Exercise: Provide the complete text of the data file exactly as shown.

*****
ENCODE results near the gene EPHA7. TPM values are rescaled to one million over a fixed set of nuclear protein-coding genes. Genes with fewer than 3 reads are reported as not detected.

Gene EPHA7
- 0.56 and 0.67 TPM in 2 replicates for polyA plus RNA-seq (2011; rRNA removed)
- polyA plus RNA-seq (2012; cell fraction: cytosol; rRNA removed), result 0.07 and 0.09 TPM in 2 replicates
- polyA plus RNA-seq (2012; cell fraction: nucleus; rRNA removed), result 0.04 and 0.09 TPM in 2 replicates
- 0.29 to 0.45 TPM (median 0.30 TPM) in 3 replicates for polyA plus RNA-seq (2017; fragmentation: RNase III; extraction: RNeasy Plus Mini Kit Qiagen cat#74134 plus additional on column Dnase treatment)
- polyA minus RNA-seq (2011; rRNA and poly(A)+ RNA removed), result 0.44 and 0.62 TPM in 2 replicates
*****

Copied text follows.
ENCODE results near the gene EPHA7. TPM values are rescaled to one million over a fixed set of nuclear protein-coding genes. Genes with fewer than 3 reads are reported as not detected.

Gene EPHA7
- 0.56 and 0.67 TPM in 2 replicates for polyA plus RNA-seq (2011; rRNA removed)
- polyA plus RNA-seq (2012; cell fraction: cytosol; rRNA removed), result 0.07 and 0.09 TPM in 2 replicates
- polyA plus RNA-seq (2012; cell fraction: nucleus; rRNA removed), result 0.04 and 0.09 TPM in 2 replicates
- 0.29 to 0.45 TPM (median 0.30 TPM) in 3 replicates for polyA plus RNA-seq (2017; fragmentation: RNase III; extraction: RNeasy Plus Mini Kit Qiagen cat#74134 plus additional on column Dnase treatment)
- polyA minus RNA-seq (2011; rRNA and poly(A)+ RNA removed), result 0.44 and 0.62 TPM in 2 replicates